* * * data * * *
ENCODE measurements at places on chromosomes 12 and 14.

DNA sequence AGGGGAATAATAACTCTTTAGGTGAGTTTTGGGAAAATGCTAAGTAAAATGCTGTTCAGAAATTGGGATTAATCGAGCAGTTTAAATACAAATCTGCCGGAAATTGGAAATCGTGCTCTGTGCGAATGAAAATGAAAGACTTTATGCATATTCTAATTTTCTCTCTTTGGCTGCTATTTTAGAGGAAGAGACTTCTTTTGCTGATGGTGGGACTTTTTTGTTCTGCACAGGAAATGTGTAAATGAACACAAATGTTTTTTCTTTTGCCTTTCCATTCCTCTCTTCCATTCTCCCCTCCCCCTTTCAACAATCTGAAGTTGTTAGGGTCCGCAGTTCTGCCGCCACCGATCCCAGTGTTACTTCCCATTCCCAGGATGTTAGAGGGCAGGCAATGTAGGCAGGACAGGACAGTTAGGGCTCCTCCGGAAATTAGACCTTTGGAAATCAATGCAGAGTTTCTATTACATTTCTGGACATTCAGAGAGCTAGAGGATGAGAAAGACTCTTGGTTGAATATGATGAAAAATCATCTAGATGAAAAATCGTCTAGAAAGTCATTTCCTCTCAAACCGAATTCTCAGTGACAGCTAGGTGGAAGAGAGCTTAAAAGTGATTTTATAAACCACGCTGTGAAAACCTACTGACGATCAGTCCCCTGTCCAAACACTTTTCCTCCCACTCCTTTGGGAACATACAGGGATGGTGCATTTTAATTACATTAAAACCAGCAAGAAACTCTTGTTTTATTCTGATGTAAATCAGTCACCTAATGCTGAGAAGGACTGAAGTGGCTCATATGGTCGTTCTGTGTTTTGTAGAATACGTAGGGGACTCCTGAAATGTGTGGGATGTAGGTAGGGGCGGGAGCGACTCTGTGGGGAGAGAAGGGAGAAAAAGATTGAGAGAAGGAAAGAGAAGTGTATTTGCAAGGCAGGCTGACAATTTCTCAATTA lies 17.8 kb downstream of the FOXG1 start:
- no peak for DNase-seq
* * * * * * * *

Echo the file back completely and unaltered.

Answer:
ENCODE measurements at places on chromosomes 12 and 14.

DNA sequence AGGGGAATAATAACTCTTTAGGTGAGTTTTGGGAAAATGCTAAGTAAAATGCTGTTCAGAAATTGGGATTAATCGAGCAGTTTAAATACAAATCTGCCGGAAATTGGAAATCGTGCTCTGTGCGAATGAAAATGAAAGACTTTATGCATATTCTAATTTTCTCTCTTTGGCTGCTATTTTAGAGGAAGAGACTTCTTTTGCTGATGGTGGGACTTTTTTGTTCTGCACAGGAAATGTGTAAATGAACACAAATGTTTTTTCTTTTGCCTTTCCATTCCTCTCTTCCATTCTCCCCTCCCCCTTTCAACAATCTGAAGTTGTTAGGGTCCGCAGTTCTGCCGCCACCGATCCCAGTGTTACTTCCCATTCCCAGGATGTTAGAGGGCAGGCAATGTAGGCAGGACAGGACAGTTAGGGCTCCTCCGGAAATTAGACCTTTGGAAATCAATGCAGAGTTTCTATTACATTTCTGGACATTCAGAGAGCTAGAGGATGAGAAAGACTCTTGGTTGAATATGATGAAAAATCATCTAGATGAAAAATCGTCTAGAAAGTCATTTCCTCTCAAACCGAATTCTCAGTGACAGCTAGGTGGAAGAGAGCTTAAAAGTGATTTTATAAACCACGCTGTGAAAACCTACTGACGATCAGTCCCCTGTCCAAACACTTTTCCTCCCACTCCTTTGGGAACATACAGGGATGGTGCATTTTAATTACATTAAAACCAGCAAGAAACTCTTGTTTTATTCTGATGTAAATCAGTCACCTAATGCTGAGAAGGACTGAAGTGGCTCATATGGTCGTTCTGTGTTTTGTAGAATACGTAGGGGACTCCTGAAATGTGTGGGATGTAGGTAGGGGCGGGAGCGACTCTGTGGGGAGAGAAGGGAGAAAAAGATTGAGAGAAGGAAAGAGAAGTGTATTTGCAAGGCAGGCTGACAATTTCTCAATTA lies 17.8 kb downstream of the FOXG1 start:
- no peak for DNase-seq